Life Extension Magazine July 2003
Bridging the Gap Between
Physicians learn about new discoveries at scientific conferences, from medical journals and on the Internet. However, only a fraction of these doctors translate this knowledge into enhanced treatments for their patients. In fact, physicians treating seriously ill patients often fail to utilize many established medical advances.
For instance, the scientific literature documents that, if a cancer or congestive heart disease patient is anemic, their chance of survival is greatly reduced. Few physicians, however, are aggressive in their evaluation and treatment of anemia in their everyday practice, even though anemia correlates directly with increased mortality.
The Fourth Edition of Disease Prevention and Treatment seeks to revolutionize medical practice so that physicians are motivated to obtain better clinical results, rather than breaking records as to how many patients can be treated in a given day. We are optimistic that this book will stimulate substantive changes for the better, based on the positive responses we have received from the medical community from prior editions of the book.
If Disease Prevention and Treatment can persuade more physicians to practice "scientific medicine," then the benefit to all of mankind will be incalculable.
Saving cancer patients' lives
This new edition of Disease Prevention and Treatment reveals startling information about therapies that are not being used routinely in the clinical setting.
For instance, if you are a cancer patient recovering from surgery, morphine is likely to be prescribed to relieve your surgical wound pain. The problem with morphine is that it impairs immune function and induces angiogenesis, which promotes cancer metastasis. Studies have shown that cancer patients given morphine are more likely to see their cancer spread to other areas of their bodies than patients not given morphine.1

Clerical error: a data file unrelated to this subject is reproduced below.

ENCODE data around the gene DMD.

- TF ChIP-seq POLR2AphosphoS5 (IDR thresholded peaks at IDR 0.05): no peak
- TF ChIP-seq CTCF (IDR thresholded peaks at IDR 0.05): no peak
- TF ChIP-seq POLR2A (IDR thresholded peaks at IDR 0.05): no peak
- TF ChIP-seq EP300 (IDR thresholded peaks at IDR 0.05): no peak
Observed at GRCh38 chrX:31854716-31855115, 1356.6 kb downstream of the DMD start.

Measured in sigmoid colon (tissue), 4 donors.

There is another analgesic drug, however, that enhances immune function and does not induce new blood vessel growth in tumors. While this finding is substantiated in published studies, most doctors fail to make use of it in their clinical practice and continue giving morphine to post-op cancer patients.
Armed with the information in this book, you can ask your doctor for the analgesic drug that helps to prevent the formation of metastatic colonies in other parts of your body. By referring to the Cancer Surgery chapter, you can obtain complete information about the drug that post-op cancer patients should request from their doctor. In fact, this latest edition of Disease Prevention and Treatment contains over 295 pages of novel information cancer patients can use to improve their odds of achieving a remission or complete response.
Some of the unique information in this book describes laboratories that can evaluate tumor cells for certain types of gene expressions that help determine what therapies may be most effective. In the Cancer Treatment: The Critical Factors chapter, the eight most important steps a cancer patient should take are thoroughly outlined. None of these eight steps involves the use of dietary supplements. Instead, they specify conventional procedures that oncologists should provide to all cancer patients, but seldom do.